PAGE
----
Let’s take just one line from the Politico story on Lindsey Graham Quin links to below:
“Most of all, he [Graham] said, he wanted to return to the days where ideology was not part of the equation when choosing judicial nominees – citing the 98-0 confirmation of Antonin Scalia in 1986 and the 96-3 confirmation of Ruth Bader Ginsburg in 1993.”
The writer obviously means “confirming judicial nominees,” because Ronald Reagan surely chose Scalia to fortify the conservative bloc on the Supreme Court and Bill Clinton chose Ginsburg to join the liberal bloc. But it’s true: Ideally, presidents of both parties would see their qualified judicial nominees confirmed by bipartisan majorities. Unfortunately, something happened between Scalia’s confirmation and Ginsburg’s: the savaging of Robert Bork.
And in truth, liberals were starting to impose litmus tests on Supreme Court nominees before Bork. Ideology played a role in blocking Richard Nixon’s nominations of George Carswell and Clement Haynesworth. Scalia got a pass in part because of a simultaneous liberal campaign against promoting William Rehnquist. After Bork, liberals borked Douglas Ginsburg and tried to bork Clarence Thomas. They even attempted a mini-borking of Sam Alito.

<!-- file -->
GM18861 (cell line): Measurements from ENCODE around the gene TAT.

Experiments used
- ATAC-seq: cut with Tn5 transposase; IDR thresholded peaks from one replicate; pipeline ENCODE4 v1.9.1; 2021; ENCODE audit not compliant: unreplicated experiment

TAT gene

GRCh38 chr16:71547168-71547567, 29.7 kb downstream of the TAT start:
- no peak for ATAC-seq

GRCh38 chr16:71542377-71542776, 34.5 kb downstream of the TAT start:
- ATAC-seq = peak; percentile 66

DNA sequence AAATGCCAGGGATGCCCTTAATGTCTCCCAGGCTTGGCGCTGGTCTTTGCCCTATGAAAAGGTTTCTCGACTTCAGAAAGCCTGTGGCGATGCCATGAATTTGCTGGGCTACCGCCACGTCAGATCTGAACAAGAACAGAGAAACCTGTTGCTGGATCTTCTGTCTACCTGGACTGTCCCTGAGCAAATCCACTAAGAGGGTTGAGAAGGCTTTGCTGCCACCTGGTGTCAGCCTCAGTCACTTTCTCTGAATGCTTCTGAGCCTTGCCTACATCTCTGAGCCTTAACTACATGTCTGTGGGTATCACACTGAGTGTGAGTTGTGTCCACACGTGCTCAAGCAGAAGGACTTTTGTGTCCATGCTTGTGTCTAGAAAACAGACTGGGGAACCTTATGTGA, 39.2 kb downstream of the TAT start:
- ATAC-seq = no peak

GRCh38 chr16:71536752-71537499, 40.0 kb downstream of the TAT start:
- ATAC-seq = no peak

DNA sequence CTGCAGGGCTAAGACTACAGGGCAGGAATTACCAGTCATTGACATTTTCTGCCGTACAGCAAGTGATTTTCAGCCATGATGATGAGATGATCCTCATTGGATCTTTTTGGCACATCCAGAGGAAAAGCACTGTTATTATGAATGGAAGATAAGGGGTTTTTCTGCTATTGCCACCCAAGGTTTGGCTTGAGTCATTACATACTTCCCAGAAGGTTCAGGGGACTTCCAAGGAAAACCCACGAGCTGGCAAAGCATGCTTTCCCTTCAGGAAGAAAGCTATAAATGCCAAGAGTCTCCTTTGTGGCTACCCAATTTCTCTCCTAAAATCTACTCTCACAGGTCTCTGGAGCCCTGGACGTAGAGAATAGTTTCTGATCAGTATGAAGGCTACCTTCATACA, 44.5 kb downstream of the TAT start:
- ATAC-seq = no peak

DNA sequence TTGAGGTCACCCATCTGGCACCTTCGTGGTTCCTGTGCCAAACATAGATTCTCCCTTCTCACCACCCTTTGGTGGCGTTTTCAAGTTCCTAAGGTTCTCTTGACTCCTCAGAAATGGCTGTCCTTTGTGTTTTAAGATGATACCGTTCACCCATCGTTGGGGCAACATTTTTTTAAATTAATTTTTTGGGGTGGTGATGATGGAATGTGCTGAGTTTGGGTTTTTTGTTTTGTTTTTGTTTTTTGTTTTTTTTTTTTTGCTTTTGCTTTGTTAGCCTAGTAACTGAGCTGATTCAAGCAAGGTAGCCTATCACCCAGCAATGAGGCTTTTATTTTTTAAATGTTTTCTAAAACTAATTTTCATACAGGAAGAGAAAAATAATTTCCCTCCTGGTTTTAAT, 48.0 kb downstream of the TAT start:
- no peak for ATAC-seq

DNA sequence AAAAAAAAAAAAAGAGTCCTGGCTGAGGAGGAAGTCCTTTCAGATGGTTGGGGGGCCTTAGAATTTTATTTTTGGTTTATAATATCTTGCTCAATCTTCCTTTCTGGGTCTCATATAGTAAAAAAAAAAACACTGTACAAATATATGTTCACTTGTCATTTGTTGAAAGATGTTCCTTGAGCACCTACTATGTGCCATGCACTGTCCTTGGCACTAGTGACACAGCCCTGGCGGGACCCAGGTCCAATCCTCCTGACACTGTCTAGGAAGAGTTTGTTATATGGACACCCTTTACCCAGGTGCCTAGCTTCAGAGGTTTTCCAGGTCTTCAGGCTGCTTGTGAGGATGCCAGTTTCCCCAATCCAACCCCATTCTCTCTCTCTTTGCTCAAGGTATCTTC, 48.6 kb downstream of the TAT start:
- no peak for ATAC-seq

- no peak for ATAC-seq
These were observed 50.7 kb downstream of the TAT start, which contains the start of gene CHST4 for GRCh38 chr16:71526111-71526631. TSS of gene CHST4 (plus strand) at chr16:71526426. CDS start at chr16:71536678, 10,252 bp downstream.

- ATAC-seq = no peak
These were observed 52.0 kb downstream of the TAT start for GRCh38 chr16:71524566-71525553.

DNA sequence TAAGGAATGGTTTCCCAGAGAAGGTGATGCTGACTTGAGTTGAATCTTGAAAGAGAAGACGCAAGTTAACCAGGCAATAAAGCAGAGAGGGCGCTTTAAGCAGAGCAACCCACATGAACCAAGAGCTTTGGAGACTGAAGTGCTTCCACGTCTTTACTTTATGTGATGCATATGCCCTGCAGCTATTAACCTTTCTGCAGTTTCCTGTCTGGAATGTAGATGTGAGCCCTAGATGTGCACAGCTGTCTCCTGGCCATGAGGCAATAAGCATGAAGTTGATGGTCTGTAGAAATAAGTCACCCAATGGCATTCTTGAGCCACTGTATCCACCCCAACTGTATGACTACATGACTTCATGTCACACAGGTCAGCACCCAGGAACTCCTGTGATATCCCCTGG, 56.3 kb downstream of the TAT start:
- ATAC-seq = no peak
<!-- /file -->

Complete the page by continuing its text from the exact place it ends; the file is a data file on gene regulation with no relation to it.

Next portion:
For Republicans to continue to vote almost unanimously for liberal judicial nominees under these circumstances, when roughly half of Senate Democrats vote against even John Roberts, is an act of unilateral disarmament. It is precisely the strategy that has resulted in Republican presidents nominating a mix of conservative, moderate, and liberal justices while Democratic presidents haven’t nominated anyone to the right of Stephen Breyer since JFK tapped Byron White. (It is, of course, a strategy favored by some Republicans because it keeps the Supreme Court forever one vote short of overturning Roe v. Wade, leaving the pro-life base hungry.)
Secondly, now that the Supreme Court has (unconstitutionally) emerged as the national policymaking body on issues like abortion, affirmative action, the treatment of terror detainees, and to some extent gun control and capital punishment, the confirmation process is the only check on our would-be masters. It simply makes no sense to refuse to ask specific questions on how justices will use their awesome power or to vote to confirm justices who will use that power in ways in which we disapprove.
Finally, since even the mainstream of judicial liberalism routinely produces rulings that violate the Constitution, no votes are not just an option — they are part of a conservative senator’s duty to uphold the Constitution per the oath of office.
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